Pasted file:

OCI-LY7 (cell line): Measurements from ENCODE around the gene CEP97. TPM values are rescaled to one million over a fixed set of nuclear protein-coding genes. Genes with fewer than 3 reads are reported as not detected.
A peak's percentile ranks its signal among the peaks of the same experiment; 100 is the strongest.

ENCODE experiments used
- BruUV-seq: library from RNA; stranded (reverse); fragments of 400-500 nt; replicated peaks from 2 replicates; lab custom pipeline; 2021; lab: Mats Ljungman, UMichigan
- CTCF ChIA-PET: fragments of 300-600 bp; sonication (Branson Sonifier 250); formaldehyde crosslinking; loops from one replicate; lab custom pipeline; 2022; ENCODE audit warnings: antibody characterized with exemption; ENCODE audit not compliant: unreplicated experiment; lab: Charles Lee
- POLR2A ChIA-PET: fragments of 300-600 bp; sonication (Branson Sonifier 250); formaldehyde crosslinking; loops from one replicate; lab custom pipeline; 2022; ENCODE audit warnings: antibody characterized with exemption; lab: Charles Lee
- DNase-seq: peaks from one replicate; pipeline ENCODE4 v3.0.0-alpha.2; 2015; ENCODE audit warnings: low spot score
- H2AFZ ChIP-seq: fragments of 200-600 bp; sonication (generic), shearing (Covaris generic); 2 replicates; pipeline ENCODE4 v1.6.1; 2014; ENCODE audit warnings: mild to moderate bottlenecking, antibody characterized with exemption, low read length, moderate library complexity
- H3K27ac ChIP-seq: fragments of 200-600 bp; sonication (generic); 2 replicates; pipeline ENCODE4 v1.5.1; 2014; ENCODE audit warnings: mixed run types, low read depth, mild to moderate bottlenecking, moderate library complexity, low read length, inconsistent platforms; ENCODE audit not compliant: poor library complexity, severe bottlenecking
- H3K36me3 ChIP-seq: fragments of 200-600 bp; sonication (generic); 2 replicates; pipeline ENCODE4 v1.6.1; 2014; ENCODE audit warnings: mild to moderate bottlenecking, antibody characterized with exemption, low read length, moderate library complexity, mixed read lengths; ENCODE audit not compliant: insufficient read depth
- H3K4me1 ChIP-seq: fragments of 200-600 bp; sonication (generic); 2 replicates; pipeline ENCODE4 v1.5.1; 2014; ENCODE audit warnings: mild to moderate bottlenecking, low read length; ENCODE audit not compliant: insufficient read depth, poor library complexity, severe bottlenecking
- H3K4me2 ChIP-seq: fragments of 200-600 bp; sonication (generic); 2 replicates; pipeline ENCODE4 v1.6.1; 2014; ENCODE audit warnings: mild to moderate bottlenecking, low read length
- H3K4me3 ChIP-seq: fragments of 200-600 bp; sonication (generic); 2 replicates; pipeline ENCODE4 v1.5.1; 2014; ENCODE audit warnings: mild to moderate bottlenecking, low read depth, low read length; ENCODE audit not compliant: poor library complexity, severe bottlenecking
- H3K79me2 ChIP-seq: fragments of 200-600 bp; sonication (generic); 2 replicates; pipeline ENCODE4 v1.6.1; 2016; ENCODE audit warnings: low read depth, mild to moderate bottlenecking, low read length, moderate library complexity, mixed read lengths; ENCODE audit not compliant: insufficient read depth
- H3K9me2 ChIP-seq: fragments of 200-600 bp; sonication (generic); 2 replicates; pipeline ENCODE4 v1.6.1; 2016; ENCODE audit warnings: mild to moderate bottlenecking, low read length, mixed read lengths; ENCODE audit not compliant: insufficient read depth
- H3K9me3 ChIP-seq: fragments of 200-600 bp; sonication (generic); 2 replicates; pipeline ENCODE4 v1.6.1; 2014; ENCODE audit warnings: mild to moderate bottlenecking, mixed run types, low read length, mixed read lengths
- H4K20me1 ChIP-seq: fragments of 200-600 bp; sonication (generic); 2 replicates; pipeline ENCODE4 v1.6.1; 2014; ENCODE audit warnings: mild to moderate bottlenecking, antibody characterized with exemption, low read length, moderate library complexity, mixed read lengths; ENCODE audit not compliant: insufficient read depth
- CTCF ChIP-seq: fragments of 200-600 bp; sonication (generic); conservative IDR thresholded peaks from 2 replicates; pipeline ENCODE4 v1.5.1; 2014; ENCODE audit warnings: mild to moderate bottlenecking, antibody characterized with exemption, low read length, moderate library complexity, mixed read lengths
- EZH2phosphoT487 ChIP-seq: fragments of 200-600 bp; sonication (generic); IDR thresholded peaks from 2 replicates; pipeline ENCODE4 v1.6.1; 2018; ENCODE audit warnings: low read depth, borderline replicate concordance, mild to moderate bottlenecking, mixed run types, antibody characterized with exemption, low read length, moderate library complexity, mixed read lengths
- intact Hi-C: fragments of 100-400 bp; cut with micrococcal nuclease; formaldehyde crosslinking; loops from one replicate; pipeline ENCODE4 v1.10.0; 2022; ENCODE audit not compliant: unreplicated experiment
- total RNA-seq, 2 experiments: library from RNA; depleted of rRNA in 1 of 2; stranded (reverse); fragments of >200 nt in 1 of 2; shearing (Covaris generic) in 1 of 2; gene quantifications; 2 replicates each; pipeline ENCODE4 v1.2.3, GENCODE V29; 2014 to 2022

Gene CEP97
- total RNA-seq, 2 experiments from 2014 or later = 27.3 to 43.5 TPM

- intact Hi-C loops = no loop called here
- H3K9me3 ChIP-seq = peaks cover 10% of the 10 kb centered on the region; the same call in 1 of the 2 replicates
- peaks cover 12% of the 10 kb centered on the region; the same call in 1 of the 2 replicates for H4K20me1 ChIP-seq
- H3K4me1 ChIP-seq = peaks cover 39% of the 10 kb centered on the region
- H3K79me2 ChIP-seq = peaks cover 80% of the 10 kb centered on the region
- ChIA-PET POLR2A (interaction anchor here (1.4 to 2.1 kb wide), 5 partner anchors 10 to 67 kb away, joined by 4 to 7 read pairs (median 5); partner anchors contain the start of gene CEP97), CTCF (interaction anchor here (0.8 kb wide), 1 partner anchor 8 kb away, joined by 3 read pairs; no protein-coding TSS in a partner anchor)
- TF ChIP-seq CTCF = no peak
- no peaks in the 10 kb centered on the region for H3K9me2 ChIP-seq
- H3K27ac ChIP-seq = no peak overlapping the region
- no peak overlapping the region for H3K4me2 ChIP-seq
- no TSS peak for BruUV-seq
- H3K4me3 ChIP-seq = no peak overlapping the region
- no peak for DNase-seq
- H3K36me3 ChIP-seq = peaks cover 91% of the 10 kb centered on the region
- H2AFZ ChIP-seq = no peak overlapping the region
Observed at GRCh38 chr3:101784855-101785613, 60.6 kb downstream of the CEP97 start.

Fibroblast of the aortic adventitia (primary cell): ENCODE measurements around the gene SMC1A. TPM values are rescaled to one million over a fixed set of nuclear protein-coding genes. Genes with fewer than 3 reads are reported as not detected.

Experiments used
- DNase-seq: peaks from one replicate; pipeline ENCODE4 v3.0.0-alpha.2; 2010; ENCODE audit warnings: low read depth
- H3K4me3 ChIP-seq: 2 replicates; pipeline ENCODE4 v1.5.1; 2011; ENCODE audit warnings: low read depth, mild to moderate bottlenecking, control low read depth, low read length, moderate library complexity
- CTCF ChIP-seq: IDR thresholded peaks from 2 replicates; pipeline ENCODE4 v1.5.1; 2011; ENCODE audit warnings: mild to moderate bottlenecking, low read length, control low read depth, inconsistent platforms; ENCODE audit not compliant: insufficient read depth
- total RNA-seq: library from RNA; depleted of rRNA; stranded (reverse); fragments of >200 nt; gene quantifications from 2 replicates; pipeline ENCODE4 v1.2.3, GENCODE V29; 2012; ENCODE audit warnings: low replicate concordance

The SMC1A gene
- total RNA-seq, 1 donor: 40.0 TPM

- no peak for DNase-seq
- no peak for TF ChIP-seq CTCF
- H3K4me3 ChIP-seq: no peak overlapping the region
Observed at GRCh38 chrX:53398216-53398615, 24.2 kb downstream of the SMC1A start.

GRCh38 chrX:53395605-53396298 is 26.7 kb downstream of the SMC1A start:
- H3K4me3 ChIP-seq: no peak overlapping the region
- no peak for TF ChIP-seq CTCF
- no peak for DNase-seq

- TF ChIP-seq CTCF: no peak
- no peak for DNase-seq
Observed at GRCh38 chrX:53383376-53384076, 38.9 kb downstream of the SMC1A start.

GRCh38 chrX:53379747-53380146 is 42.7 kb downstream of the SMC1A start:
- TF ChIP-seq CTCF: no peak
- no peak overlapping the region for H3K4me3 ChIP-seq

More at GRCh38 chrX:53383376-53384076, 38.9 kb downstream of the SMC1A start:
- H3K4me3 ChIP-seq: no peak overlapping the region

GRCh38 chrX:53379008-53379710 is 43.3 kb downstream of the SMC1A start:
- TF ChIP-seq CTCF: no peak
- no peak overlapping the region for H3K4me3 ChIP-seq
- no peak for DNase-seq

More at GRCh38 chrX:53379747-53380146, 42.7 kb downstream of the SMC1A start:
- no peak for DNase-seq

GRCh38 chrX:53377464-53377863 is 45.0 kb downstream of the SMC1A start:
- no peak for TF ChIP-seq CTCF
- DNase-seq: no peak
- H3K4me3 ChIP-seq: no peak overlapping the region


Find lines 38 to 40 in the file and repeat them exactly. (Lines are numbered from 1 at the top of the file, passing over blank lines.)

- H2AFZ ChIP-seq = no peak overlapping the region
Observed at GRCh38 chr3:101784855-101785613, 60.6 kb downstream of the CEP97 start.

Fibroblast of the aortic adventitia (primary cell): ENCODE measurements around the gene SMC1A. TPM values are rescaled to one million over a fixed set of nuclear protein-coding genes. Genes with fewer than 3 reads are reported as not detected.